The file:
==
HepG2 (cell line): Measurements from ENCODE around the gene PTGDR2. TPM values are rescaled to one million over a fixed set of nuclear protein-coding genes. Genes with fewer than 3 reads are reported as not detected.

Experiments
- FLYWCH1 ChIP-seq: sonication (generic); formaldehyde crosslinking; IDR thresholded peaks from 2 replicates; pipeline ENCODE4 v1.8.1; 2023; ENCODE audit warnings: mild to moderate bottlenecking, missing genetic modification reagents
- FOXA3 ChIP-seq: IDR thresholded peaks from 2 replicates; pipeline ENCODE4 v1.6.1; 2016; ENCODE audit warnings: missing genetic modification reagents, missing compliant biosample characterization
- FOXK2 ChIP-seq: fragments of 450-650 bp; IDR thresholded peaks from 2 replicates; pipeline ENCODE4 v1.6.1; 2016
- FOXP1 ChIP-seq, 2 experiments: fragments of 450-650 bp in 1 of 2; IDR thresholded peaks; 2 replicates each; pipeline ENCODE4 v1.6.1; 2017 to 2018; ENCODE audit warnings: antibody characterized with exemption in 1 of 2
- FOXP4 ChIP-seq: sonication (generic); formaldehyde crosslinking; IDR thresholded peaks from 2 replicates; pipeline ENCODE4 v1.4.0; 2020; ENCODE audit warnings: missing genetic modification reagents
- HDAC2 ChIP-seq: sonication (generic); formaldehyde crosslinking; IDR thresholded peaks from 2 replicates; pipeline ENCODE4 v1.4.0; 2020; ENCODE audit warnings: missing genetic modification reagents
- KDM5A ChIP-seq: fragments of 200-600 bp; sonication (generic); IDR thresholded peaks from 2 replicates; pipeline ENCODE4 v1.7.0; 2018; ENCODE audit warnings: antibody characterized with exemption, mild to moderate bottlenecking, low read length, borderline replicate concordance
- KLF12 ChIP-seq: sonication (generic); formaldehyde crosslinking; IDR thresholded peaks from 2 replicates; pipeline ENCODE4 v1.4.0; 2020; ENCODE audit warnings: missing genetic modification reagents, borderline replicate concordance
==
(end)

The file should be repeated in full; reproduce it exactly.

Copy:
HepG2 (cell line): Measurements from ENCODE around the gene PTGDR2. TPM values are rescaled to one million over a fixed set of nuclear protein-coding genes. Genes with fewer than 3 reads are reported as not detected.

Experiments
- FLYWCH1 ChIP-seq: sonication (generic); formaldehyde crosslinking; IDR thresholded peaks from 2 replicates; pipeline ENCODE4 v1.8.1; 2023; ENCODE audit warnings: mild to moderate bottlenecking, missing genetic modification reagents
- FOXA3 ChIP-seq: IDR thresholded peaks from 2 replicates; pipeline ENCODE4 v1.6.1; 2016; ENCODE audit warnings: missing genetic modification reagents, missing compliant biosample characterization
- FOXK2 ChIP-seq: fragments of 450-650 bp; IDR thresholded peaks from 2 replicates; pipeline ENCODE4 v1.6.1; 2016
- FOXP1 ChIP-seq, 2 experiments: fragments of 450-650 bp in 1 of 2; IDR thresholded peaks; 2 replicates each; pipeline ENCODE4 v1.6.1; 2017 to 2018; ENCODE audit warnings: antibody characterized with exemption in 1 of 2
- FOXP4 ChIP-seq: sonication (generic); formaldehyde crosslinking; IDR thresholded peaks from 2 replicates; pipeline ENCODE4 v1.4.0; 2020; ENCODE audit warnings: missing genetic modification reagents
- HDAC2 ChIP-seq: sonication (generic); formaldehyde crosslinking; IDR thresholded peaks from 2 replicates; pipeline ENCODE4 v1.4.0; 2020; ENCODE audit warnings: missing genetic modification reagents
- KDM5A ChIP-seq: fragments of 200-600 bp; sonication (generic); IDR thresholded peaks from 2 replicates; pipeline ENCODE4 v1.7.0; 2018; ENCODE audit warnings: antibody characterized with exemption, mild to moderate bottlenecking, low read length, borderline replicate concordance
- KLF12 ChIP-seq: sonication (generic); formaldehyde crosslinking; IDR thresholded peaks from 2 replicates; pipeline ENCODE4 v1.4.0; 2020; ENCODE audit warnings: missing genetic modification reagents, borderline replicate concordance